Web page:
a)

He was about to go through experiences He had known before but never to this extent.
 

b)

He had known rejection before but never like that which was going to befall Him.
 

c)

He had known humiliation before, but never to that which lay ahead of Him.
 

d)

He had known what it was to pray before, but never like this, for it is recorded, “He prayed more earnestly” (Lk. 22:44).
 

e)

He had never known physical pain like that which lay ahead of Him.
 

f)

He had never known being forsaken by God before, but that soon would happen.
      i) Those experiences so obnoxious to Him, His holy soul recoiled from.  In the garden the Lord was not complaining, it was the mourning of an anticipated loss.  He who lived in the deepest fellowship with God was going to have that closeness removed from Him.  It was:
         

1.

Not that He was going to be bereft of the love of God for He said, “Therefore doth my Father love me, because I lay down my life” (Jn. 10:17).
         

2.

Not because of a tension between should He obey, or judge the price He was about to pay too high, for He came to be the “Saviour of the world” (1 Jn. 4:14), to “Do the will of Him that sent Him” (Jn. 4:34), and to glorify God (Jn. 17:4).
         

3.

That which He dreaded (at the least) was when being made sin, the fierceness of the divine judgment.

Mere words can never convey the emotional soul and spirit agonies the Lord was going through any more than we could convey to an abundantly healthy individual the feeling it is to sit in a doctor’s office and be told that one has terminal cancer.  Words, irrespective of how graphic they are, can never convey the reality of that which the Lord was enduring in Gethsemane.  Here there is recorded for us both statements by the Lord and comments by the Holy Spirit.

The pathos and crisis point was reached when the Lord prayed, “Saying, Father, if thou be willing, remove this cup from me: nevertheless not my will, but thine, be done” (Lk. 22:42).  This was the crisis point when the reality of the “sword and cup” were only a matter of hours away and the profession of the Lord was to be tested.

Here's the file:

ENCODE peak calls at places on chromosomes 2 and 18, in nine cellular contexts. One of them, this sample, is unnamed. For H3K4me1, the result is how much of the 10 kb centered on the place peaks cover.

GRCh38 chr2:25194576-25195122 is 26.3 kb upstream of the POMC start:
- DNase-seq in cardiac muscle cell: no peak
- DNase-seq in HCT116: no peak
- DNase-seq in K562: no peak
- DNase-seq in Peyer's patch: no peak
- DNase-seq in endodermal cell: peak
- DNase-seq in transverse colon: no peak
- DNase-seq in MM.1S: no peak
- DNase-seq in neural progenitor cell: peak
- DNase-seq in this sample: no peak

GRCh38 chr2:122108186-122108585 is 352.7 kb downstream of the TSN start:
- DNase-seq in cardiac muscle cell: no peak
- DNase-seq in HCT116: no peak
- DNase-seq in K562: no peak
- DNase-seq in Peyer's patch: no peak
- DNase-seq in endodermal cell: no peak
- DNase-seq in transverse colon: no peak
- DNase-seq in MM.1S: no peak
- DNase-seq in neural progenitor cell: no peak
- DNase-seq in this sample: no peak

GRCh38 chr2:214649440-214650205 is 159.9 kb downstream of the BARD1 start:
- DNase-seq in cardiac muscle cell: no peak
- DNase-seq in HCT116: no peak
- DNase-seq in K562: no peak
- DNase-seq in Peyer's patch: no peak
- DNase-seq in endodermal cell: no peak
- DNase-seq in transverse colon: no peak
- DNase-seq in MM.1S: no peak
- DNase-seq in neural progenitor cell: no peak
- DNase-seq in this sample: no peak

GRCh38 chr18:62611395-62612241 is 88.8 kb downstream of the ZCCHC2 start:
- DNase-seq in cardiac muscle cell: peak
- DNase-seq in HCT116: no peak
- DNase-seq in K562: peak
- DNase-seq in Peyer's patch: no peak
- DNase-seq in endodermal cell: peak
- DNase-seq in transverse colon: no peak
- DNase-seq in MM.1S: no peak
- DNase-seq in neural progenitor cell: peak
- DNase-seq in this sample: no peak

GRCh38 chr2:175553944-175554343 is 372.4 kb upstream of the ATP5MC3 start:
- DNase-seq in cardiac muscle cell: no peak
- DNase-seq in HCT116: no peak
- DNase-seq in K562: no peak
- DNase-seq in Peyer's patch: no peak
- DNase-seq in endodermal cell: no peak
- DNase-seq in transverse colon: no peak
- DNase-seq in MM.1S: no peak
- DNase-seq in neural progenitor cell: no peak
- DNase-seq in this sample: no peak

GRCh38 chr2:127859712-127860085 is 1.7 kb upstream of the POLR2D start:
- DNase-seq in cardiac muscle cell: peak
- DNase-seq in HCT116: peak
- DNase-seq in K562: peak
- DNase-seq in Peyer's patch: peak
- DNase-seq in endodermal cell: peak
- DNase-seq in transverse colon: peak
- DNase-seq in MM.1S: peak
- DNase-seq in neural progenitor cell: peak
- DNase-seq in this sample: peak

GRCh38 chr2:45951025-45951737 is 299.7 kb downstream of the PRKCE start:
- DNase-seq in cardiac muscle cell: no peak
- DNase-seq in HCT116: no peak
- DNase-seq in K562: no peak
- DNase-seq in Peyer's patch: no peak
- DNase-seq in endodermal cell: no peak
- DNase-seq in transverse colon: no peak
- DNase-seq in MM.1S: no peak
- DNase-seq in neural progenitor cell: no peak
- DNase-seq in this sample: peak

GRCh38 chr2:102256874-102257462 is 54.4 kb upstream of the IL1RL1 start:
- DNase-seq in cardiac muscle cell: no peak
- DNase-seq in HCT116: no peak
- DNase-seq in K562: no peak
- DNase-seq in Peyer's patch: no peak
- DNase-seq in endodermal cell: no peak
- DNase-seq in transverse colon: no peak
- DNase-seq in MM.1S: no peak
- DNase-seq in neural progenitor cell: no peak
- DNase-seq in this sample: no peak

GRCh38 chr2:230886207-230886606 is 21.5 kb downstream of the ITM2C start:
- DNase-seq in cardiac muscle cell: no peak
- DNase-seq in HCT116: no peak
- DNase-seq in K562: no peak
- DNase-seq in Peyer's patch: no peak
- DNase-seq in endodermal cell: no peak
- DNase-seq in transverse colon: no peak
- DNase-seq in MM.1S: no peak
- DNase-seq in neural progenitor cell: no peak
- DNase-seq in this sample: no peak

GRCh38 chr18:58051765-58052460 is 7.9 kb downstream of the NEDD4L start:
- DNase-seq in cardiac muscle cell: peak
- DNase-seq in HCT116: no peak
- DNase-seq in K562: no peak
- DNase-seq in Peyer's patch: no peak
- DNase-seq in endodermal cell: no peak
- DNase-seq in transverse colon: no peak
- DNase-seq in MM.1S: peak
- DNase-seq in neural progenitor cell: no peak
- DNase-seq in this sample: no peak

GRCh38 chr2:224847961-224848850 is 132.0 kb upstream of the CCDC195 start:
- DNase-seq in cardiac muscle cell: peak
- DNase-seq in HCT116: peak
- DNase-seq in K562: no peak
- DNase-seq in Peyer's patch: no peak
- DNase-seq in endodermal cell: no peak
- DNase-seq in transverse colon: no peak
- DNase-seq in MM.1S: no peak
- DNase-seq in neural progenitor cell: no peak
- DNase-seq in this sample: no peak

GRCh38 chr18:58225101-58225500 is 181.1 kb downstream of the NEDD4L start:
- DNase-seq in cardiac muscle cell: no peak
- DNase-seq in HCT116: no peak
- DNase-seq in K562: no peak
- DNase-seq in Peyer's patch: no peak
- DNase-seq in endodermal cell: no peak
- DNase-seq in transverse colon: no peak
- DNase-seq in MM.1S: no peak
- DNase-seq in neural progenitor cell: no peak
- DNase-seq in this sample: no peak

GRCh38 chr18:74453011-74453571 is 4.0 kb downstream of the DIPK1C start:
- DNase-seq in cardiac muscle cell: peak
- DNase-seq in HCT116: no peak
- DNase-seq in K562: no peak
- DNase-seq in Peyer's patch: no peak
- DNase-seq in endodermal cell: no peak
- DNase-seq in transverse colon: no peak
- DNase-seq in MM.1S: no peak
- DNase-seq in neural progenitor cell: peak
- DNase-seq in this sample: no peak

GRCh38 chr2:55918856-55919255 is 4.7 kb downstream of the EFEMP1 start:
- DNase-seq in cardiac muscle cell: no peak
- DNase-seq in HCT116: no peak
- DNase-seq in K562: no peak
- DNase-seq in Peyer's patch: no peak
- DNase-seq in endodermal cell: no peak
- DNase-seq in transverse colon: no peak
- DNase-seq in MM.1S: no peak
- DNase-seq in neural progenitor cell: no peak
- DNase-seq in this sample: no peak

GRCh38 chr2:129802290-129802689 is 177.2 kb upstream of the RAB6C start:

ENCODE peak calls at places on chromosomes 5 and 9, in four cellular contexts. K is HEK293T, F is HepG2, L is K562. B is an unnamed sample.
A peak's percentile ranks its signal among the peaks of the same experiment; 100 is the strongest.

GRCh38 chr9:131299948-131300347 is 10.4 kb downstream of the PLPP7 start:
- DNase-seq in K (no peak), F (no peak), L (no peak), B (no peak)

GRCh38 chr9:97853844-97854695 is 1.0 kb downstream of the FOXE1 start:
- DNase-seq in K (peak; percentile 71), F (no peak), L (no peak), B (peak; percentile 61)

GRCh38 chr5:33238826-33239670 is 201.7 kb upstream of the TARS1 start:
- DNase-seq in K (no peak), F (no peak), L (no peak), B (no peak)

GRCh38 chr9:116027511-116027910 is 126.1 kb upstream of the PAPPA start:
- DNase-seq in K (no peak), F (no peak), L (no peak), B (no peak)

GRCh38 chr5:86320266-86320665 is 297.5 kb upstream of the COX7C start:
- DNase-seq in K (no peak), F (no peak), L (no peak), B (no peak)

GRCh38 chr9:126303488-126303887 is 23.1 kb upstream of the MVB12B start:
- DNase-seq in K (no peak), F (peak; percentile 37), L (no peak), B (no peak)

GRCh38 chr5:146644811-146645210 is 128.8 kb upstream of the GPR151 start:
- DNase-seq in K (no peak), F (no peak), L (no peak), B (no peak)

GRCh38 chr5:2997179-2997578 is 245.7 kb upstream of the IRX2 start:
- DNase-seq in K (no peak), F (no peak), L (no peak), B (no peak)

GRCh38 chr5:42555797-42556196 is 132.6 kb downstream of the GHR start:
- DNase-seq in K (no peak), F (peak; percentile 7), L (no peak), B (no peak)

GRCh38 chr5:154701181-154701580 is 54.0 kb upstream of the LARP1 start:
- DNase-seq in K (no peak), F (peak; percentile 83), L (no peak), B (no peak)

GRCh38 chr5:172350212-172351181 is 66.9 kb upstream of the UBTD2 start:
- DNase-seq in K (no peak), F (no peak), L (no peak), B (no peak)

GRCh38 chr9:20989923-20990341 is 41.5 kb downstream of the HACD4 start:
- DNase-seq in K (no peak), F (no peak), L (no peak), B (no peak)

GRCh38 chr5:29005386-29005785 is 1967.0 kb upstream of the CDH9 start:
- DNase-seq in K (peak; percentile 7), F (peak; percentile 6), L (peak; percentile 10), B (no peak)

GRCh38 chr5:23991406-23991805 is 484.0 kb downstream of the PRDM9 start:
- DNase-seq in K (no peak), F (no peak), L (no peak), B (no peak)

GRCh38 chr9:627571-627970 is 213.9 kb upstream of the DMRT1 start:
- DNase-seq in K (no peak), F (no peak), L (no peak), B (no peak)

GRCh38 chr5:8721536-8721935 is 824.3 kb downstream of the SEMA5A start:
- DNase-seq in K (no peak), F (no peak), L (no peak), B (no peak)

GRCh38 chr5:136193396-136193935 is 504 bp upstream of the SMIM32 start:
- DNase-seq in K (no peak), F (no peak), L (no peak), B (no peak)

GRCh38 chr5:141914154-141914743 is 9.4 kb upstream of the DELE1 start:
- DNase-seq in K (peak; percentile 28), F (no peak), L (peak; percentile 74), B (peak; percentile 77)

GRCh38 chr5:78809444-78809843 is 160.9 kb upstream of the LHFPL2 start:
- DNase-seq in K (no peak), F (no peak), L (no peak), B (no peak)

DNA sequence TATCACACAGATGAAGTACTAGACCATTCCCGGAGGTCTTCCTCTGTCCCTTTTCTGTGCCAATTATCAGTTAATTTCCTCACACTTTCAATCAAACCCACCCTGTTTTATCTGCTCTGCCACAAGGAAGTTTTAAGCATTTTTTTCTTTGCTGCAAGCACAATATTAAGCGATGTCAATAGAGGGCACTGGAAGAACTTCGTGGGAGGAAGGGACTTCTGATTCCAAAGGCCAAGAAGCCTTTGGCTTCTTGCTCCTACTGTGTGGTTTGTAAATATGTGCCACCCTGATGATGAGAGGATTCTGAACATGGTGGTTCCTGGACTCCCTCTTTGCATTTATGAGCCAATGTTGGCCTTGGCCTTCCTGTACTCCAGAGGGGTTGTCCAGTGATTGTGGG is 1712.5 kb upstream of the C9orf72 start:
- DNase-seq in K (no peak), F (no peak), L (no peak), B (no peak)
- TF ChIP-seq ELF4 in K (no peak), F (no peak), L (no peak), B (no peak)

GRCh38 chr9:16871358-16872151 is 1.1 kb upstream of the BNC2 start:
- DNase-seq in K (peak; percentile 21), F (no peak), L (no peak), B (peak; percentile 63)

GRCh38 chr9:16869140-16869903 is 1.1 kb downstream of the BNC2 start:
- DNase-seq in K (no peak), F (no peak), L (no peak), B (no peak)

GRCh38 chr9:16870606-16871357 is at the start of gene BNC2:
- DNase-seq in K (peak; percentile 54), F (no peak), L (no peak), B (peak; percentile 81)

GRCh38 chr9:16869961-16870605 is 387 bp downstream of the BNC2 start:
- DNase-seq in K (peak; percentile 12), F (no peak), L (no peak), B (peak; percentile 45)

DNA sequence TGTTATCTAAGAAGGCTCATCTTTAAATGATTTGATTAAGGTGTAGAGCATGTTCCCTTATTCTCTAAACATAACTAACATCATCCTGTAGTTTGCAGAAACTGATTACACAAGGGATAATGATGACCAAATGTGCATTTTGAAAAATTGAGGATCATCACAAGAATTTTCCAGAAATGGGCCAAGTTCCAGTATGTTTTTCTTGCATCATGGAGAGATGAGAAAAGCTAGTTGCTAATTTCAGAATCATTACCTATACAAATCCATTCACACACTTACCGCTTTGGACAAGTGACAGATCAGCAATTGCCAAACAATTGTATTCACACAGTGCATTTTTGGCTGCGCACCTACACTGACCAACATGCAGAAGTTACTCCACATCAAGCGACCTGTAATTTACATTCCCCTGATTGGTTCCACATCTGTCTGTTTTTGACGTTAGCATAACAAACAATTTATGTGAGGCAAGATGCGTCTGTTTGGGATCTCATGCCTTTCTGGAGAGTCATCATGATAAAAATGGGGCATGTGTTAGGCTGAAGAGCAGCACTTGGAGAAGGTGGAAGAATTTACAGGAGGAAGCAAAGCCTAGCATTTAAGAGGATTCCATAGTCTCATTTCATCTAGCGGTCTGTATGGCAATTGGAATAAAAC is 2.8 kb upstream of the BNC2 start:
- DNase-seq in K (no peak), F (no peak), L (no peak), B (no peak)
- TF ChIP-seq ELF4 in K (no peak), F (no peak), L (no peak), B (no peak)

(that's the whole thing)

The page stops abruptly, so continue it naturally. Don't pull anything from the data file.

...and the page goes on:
a)

His love for the Father was now being put to the test (Jn. 14:31).
 

b)

His love for His own was being put to the test (Jn. 13:1).
 

c)

His dedication to do the will of God was now being put to the test (Heb. 10:7).
 

d)

His being in unison with the Father was being put to the test (Lk. 22:42).
 

e)

His burden of seeking to glorify God was being put to the test (Jn. 17:4).
 

f)

His manifesting the Father and God was being put to the test (Jn. 1:18; 14:9).
 
This was the “point of no return” and the tension between:
 

a)

The zeal of God for His holiness and zeal for to bring unholy men into fellowship with Himself.
 

b)

The righteous character of God that must punish rebellion, and the sparing of those who rebel.
 

c)

The justifying the guilty and punishing the righteous.
 

d)

The joining of righteousness and peace, “Mercy and truth are met together; righteousness and peace have kissed each other” (Psa. 85:10).
 
On this decision hung:
 

a)

The unity and fellowship of the Godhead.  What devastation if He would have withdraw from that which lay ahead, for one member of the Godhead at enmity with the others, one member siding with Satan in rebellion against the known will of God.
 

b)

The holiness of Christ would be shattered forever, consequently never again could one speak of His immeasurable perfection in His devotion of Christ.
 

c)

The demonstration of the value Christ put on the glory of God would be offset by His own self seeking, but thank God, “He pleased not Himself” (Rom. 15:3).
 

d)

The demonstration of the importance Christ put on the development of the purposes of God which is to head up everything in Christ (Eph. 1:10; Heb. 2:8).
 

e)

The defeat of Satan (Heb. 2:14).
 

f)

The predestination of the redeemed to be, “conformed to the image of His Son” (Rom. 8:29).
 

g)

An open way of reconciliation with God (Rom. 5:10-12).  The word translated “atonement” in verse 11 ought to be “reconciled” as the context shows (2 Cor. 5:20).
 

h)

A priesthood of all believers (1 Pet. 2:9).
 

i)

The fulfillment of the sacrificial illustrations of the Old Testament (Lk. 24:25-27; Matt. 3:15; 5:17).
 

j)

The fulfillment of the divine promises regarding:
      i) Eternal life (Titus 1:2)
      ii) The New Covenant with the house of Israel and Judah (Jer. 31:31).

Conclusion

Thank God for that man who pleased not Himself (Rom. 15:3), but in that hour of darkness did the will of God to perfection.

 . . . Rowan Jennings